December 2, 2005

Defending Alito, Senator Specter conveniently forgets his own role in destroying the Miers nomination.

There's an amusing passage at the end of the NYT report on Senator Specter's statement today after meeting with Supreme Court nominee Samuel Alito. Specter opined that people ought to wait until the confirmation hearings to find out what Alito has to say about a memo on abortion he wrote as a lawyer in the Reagan administration.
Ms. Miers was "really sort of run out of town on a rail," Mr. Specter said. Senator Specter himself helped to weaken the nomination when he suggested that Ms. Miers needed "a crash course in constitutional law."

10 comments:

Gabe said...

He said, "by me" in a really small voice after "was really sort of run out of town on a rail". The reporter probably just didn't hear it. The interview was during the 2nd half kick-off of a 'Skins game at RFK right?

Also, is it possible to be really sort of run out of town? I would have thought only one or the other.

DEC said...

China's leaders think about the next generation. American senators think about the next election.

wildaboutharrie said...

Specter ran her out of town? Really.

Apparently, she did need a crash course. I heard conservatives say worse about her.

Specter also said, "Look, the lady was White House counsel dealing with totally other subjects until Sunday night when the president offered her the job. And Monday she's sitting with me. I'm not going to ask her questions which she hasn't had a chance to study or reflect on."

He was pretty decent when she (apparently) changed her story on their discussion of Griswold. And he was asking pundits to lay off and her go through with the hearings.

She was run out, for better or for worse, by her own people.

reader_iam said...

I haven't been able to understand the workings of Arlen Specter's mind since back in the days when he was Philly's DA and actually hung out with Ira Einhorn, who at the time was considered some sort of intellectual guru by Specter and others. Between the time he finished his stint as DA and became a senator, Specter then served as his friend's attorney, even managing to have a miraculously low bail set, which Einhorn later jumped.

The '70s were a weird, weird time in Philly--even for Sen. Specter.

(Sorry for diverging OT, but honestly, I do take this into account any time Specter opens his mouth, and have since following the story in real time 25-odd years ago.)

Gabe said...

Wildabout - I was lumping Spector in with her own people. About the only people who didn't run her out of town were the "obstructionist" Dems.

But they will get the blame.

wildaboutharrie said...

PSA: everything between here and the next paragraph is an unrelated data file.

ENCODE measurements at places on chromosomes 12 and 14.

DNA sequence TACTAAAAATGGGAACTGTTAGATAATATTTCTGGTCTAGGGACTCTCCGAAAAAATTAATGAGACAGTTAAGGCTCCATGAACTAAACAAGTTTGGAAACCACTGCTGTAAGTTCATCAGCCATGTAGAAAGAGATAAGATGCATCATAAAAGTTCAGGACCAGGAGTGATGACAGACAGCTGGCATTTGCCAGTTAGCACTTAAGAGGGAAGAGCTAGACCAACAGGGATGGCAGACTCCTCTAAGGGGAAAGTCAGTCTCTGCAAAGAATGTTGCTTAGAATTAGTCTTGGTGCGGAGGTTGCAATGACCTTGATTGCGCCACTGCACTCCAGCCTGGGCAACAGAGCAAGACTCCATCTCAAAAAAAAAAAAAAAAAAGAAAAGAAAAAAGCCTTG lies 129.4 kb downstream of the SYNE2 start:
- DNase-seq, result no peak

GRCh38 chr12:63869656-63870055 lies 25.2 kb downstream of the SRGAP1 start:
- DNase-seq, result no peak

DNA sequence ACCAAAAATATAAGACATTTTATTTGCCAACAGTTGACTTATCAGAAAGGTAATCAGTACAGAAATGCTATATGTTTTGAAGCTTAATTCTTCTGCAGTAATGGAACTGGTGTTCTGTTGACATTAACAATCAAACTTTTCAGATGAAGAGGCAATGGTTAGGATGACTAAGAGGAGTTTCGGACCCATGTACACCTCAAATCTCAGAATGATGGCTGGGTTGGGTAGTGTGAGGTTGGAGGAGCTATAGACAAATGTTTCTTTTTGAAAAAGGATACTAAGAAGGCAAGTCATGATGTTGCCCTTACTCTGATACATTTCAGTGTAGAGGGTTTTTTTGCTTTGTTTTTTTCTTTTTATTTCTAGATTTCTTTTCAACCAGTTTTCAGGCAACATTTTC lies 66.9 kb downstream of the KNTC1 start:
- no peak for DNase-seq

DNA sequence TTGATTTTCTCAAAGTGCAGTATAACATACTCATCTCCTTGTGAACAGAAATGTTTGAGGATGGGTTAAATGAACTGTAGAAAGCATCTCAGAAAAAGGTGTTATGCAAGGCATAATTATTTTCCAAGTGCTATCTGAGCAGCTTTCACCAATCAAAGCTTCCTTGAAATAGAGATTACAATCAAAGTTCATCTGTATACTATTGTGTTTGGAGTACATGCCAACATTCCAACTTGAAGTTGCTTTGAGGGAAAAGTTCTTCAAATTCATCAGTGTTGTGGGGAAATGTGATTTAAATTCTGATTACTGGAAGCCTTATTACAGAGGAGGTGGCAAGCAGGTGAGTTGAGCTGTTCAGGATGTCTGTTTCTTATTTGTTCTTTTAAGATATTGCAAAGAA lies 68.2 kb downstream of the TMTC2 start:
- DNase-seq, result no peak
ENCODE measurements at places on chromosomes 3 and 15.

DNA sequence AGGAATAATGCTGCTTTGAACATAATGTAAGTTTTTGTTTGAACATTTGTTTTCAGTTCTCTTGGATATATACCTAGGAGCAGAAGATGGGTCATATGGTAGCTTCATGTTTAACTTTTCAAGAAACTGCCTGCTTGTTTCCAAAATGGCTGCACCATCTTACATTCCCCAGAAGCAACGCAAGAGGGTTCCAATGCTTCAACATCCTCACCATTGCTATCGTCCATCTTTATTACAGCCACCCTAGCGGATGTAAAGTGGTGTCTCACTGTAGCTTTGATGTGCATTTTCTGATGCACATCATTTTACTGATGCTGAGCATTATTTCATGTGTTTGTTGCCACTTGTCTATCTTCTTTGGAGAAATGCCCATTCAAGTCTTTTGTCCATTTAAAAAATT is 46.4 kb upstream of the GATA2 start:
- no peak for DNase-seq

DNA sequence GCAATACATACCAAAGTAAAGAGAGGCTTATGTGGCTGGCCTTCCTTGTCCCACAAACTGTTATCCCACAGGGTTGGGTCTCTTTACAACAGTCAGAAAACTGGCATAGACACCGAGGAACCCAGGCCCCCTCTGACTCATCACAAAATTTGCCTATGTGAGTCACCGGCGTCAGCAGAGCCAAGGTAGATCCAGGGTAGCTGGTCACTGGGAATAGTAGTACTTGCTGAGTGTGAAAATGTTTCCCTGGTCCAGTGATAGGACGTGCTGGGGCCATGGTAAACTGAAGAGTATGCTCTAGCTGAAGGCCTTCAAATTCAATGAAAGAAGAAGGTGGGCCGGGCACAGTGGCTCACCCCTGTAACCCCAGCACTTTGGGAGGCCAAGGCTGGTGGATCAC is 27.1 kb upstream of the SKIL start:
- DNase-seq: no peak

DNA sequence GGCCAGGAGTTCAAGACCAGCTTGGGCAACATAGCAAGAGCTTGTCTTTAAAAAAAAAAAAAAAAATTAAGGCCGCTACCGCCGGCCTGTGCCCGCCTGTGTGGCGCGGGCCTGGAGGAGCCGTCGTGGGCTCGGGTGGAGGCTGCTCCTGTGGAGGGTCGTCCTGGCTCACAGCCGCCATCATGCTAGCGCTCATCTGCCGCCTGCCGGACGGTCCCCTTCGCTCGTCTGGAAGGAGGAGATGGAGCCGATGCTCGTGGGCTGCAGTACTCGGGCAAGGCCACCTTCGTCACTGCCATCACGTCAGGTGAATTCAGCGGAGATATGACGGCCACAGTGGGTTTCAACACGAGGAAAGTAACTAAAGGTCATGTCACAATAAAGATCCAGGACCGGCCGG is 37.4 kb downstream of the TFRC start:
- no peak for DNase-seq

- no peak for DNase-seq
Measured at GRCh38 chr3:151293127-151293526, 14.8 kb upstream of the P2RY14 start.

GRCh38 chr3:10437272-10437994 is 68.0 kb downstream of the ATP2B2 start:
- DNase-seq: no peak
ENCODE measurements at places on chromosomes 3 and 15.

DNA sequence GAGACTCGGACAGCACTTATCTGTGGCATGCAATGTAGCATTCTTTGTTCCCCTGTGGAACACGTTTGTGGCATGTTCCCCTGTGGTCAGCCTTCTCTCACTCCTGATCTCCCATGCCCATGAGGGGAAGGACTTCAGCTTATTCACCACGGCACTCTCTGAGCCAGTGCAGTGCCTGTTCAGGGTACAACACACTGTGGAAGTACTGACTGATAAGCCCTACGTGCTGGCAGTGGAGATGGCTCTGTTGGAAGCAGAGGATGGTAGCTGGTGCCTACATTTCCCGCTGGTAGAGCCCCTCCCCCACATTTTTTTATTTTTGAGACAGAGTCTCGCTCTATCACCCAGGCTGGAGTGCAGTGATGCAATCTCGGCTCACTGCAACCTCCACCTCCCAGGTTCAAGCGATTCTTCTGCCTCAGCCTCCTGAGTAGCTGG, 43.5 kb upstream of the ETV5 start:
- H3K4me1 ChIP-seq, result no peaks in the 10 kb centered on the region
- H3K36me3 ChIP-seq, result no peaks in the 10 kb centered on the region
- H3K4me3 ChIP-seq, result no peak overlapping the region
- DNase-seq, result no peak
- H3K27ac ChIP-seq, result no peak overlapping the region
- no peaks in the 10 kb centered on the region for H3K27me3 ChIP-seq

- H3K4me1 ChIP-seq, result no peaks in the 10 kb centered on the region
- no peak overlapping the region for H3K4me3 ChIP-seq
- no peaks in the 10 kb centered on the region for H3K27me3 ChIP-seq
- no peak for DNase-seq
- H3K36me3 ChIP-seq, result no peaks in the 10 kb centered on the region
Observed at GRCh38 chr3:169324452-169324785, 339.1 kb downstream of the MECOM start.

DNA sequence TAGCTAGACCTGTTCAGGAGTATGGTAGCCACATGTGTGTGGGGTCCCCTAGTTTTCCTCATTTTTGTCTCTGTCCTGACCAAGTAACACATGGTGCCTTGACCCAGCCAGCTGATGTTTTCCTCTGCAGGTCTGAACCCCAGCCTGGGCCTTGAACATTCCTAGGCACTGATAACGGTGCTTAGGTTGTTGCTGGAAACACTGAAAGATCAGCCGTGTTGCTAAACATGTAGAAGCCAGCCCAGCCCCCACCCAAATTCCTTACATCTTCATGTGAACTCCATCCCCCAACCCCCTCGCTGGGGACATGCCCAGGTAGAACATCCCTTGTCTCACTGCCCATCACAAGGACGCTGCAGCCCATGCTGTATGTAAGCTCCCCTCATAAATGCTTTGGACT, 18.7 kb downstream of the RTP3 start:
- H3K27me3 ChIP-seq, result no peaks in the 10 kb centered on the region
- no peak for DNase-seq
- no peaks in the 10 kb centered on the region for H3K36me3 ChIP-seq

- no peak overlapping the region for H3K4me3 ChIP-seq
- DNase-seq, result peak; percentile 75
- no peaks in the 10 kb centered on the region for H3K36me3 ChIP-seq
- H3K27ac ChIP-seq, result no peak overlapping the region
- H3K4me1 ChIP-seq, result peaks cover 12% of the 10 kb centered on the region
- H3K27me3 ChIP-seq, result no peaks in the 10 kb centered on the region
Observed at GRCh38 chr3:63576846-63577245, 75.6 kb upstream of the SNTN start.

I think Specter treated her well. I'd say she was "run out of town" by the President, for nominating her and offering her such bizarre support, and the staff who were supposed to help her with that questionairre and prep her for interviews. (Seriously, where was Karl Rove in all this? Isn't he supposed to be some sort of mastermind?)

The moderate Republicans had to finally get the word to the White House that it wasn't happening. And I found it embarrassing that they found their "exit strategy" in a newspaper column. The whole thing was transparent and awkward.

I don't think Specter HAD a role in "destroying" the nomination. For a while there he was the one keeping it afloat.

wildaboutharrie said...

(I laughed at your "by me", though.)

Eli Blake said...

gabe:

I'm used to it (as a Democrat).

Half the Democrats in the Senate were willing to vote for Roberts.

They were ready to support Miers.

But if they oppose Alito, you you will hear Republicans use the word 'obstructionism' nonstop, because giving them almost everything they want is pointless, they want 100% cooperation. The word, 'compromise' is meaningless to this crew of Republicans.

Simon said...

I partilly agree with wildaboutharrie, insofar as I, too, "don't think Specter HAD a role in "destroying" the nomination. For a while there he was the one keeping it afloat." However, I dissent from the suggestions that it was the moderate Republicans that ran her out of town. The Miers nomination didn't collapse, it instantly imploded on contact with reality. The moderates thought she was terrible, the conservatives thought she was terrible; in fact, the only people who thought she was any good at all were the Democrats, and they only because they thought that she was manna from heaven, a Souter-in-training that dropped fully-formed from a distracted White House. Nobody who can be taken seriously supported Miers in anything more than the most tacit sense, moderate or otherwise, and the pulling of the nomination, in retrospect, was at best a matter of time.

wildaboutharrie said...

Simon - I didn't mean the moderate Republicans ran her out - only that they had the job of finally convincing the President that it was over.

Conservative pundits were brutal, yes, but, I suppose, brutally honest.

The blame rests on the President.